Twitter is flapping frantically, but it can’t seem to get off the ground these days.
The company reported on Tuesday that it added 5 million new active users in the first three months of 2016, breaking a downward trend in growth that had thrown it into a panic and cast shadows over its future. And yet the reaction from Wall Street was drearily familiar: The company’s stock price plummeted 16 percent, threatening its all-time low.
This time, the gloom centered on Twitter’s advertising business, which until recently had been a bright spot. Revenue grew by an uninspiring 36 percent in the past year, missing analysts’ expectations. Twitter blamed the shortfall on sluggish spending by brand marketers, suggesting that the pessimism surrounding the company has begun to extend to its most important clients. On the earnings call, one investor asked if all the harsh media coverage of the company’s performance might be contributing to a vicious cycle. Twitter executives sidestepped the question, but its premise rang true.
The negativity is understandable from the standpoint of early investors, who thought they were latching onto a startup that was bound for the stratosphere, only to watch it stand up and amble down the road. By now, however, it should be clear to everyone that Twitter isn’t about to spread its wings and soar. After nine straight quarters of disappointing user growth, the surprise and anguish with which Wall Street greets each new lackluster earnings report is frankly baffling. It’s like buying an emu that you thought was an eagle and howling in fresh consternation each time it fails to fly.
Even less logical is the media’s consistently hysterical coverage of the company, which has been so Cassandran that one analyst on Tuesday’s call asked if the media itself might be scaring advertisers away. It’s one thing for investors to pound the drum for growth and complain when it doesn’t materialize. But the business and tech press have taken the negging to another level, treating each quarter’s earnings report like a death knell. Even the New Yorker has declared the “end of Twitter.”
There’s a funny inconsistency here. Some of the same tweeting heads who keep crying “bubble” and squawking about the technology industry’s excesses are perpetuating those same excesses each time they ridicule a company like Twitter for expanding too gradually. To equate Twitter’s slow progress with death is to buy into the most brutish elements of the Silicon Valley ethos, the ones that preach exponential growth at any cost. Here we have a very large—and growing!—company whose core product is used by some 310 million people every month, many of whom not only use it but love it. And yet it is “dying,” “failing,” and “doomed” because that number isn’t 400 million, or 500 million, or 1.6 billion. Adding 5 million active users in three months is “weak,” nay, “sad.”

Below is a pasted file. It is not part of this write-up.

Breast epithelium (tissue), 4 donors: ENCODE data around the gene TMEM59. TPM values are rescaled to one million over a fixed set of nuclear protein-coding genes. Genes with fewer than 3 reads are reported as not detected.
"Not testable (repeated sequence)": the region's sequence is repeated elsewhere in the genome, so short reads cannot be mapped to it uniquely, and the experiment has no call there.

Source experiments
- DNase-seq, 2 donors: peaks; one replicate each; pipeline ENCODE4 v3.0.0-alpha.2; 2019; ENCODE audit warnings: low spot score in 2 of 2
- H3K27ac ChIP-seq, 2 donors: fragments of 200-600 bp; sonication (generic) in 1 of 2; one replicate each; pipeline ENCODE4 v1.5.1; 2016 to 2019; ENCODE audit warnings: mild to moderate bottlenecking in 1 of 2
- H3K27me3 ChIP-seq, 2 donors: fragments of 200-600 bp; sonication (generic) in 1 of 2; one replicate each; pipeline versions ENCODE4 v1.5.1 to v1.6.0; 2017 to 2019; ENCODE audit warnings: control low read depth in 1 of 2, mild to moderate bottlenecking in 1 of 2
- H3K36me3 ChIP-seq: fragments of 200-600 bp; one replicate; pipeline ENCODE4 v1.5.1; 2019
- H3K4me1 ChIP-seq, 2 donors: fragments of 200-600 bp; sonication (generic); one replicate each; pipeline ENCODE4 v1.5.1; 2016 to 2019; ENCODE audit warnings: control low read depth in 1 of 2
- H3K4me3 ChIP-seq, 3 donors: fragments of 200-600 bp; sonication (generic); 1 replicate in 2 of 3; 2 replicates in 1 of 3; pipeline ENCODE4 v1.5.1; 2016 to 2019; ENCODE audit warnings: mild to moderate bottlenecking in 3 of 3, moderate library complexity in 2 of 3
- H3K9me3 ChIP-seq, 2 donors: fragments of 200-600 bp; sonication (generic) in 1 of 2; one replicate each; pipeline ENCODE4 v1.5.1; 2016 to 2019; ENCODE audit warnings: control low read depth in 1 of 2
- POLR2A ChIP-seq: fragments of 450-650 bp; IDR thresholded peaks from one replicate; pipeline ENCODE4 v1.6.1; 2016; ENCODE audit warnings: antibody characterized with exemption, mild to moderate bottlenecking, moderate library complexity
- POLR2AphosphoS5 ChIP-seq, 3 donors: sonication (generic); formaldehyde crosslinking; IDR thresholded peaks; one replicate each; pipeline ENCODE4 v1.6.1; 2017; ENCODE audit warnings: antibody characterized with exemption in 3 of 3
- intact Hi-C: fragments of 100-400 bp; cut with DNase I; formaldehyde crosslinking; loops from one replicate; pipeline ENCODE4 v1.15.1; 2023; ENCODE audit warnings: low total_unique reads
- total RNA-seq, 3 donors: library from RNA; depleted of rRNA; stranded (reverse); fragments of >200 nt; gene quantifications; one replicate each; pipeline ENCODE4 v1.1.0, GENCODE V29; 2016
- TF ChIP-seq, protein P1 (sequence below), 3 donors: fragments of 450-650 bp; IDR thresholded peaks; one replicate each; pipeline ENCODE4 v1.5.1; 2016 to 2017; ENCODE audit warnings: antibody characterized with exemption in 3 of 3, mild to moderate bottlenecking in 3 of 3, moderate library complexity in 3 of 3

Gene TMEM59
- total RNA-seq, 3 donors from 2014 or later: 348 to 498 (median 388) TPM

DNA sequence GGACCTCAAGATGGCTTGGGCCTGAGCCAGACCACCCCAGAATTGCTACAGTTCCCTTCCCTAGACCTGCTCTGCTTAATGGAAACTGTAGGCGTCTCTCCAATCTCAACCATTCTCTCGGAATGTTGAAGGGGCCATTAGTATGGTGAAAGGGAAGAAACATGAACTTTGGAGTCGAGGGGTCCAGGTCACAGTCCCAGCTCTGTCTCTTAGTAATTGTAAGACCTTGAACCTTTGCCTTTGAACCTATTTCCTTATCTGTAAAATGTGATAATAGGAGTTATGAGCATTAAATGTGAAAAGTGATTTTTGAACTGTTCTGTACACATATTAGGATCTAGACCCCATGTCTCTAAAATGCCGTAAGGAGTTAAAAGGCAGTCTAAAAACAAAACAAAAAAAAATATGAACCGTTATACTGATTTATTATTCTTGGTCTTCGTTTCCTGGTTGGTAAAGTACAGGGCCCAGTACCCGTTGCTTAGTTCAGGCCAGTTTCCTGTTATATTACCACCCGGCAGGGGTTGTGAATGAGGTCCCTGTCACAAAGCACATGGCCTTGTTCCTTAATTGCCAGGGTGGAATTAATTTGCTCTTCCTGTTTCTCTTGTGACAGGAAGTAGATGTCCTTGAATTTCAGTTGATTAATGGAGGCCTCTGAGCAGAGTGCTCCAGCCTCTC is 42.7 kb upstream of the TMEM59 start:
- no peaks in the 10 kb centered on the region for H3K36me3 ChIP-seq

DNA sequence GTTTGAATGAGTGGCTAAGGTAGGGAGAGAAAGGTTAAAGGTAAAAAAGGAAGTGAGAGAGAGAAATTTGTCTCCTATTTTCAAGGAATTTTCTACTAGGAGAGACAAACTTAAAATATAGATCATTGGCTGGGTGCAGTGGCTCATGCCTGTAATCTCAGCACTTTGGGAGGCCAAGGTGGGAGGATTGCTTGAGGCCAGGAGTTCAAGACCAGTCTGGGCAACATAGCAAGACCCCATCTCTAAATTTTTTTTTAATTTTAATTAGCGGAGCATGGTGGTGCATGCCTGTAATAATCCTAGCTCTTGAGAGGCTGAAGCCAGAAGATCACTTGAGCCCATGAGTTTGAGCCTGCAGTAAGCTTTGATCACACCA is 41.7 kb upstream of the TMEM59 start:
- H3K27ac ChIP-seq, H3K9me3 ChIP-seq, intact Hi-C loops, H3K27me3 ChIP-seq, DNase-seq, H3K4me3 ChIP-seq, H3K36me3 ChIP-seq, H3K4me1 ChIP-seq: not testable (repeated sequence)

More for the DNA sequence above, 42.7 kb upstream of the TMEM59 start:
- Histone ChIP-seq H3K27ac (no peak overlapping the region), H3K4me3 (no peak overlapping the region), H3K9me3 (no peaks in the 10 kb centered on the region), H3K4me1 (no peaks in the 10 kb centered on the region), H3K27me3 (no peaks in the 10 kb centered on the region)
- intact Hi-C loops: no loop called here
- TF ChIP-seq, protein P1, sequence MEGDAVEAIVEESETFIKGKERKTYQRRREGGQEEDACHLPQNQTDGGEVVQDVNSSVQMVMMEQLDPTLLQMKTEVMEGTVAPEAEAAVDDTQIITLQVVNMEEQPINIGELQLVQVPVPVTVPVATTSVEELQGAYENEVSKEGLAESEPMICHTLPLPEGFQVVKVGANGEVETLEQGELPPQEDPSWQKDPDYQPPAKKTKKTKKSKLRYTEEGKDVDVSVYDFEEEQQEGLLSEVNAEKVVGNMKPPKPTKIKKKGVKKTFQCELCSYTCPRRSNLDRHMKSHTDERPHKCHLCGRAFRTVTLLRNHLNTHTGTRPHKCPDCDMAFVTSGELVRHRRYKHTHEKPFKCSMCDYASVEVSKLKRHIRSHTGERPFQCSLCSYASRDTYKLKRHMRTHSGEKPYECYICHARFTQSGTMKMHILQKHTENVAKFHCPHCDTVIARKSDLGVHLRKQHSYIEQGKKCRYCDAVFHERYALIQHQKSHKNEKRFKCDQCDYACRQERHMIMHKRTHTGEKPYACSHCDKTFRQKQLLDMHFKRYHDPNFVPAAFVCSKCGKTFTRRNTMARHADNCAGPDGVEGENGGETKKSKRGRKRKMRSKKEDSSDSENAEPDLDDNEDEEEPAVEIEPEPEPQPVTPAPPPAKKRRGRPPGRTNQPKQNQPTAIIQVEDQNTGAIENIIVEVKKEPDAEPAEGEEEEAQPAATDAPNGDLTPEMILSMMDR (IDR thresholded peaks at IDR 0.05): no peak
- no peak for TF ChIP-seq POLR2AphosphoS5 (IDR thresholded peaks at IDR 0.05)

I’d like to say the reality is that Twitter is doing just fine, despite the overwhelming perception to the contrary. But reality and perception aren’t so easily separated, especially when that perception extends within the walls of the company’s headquarters. Twitter has reacted to the perceived crisis in its business by going into crisis mode. In the past year, the company has replaced its CEO and almost its entire top executive team, scrapped iconic features such as the favorite button, trotted out a “Moments” section that has been largely mocked and ignored, and implemented an opaque feed-ranking algorithm that everyone claimed to hate but few now seem to notice and even fewer understand. Morale at 1355 Market St. is as tenuous as the value of the company’s stock.
By some minor miracle, through it all, the company has been wise or cautious or maybe just ineffectual enough in the face of investor and media pressure to keep the core product largely intact. Which is why Twitter is still the venue of choice for people to gather and throw stones at Twitter every time it tries and fails to reinvent itself.
Twitter may not be an eagle, but that doesn’t necessarily mean it’s a dodo. It’s a creature sui generis, a massive, real-time global news and opinion ticker that anyone can customize and contribute to. For all its shortcomings, it’s still the closest thing the internet has to a public square, and that has a value no earnings report can capture. The fundamental constraint on Twitter’s growth is simply that not every private citizen needs or wants a soapbox and a megaphone.
There was no guarantee that such a service could find a way to turn a profit without compromising its purpose, but Twitter has, and it could turn a lot more if it ever wanted or needed to—which is to say, if it ever stopped reinvesting all its revenue in pursuit of growth. But that won’t happen until or unless it downshifts from startup mode and accepts that it is essentially a mature company.
It’s still possible that Jack Dorsey and company will find or acquire the magic potion that gets Twitter growing again. It’s even possible, given the latest modest numbers on monthly active users, that they already have. Clumsy as its implementation is, I wouldn’t be surprised if that ranking algorithm really is boosting engagement and making the app easier for people to use. Maybe streaming NFL games will provide a model for the company to lure users who view tweeting as a waste of time. Maybe live video really is the future and Periscope will be the app that makes it happen, although I sort of doubt it on both counts.
Or maybe the company will finally succumb to the pressure to remake itself entirely and leap hopefully off a cliff with a brand-new set of wings. And then at last we’ll have either the eagle everyone seemed to want or a lifeless pile of feathers and blood. Either way, we won’t have the Twitter that many of us know and love today.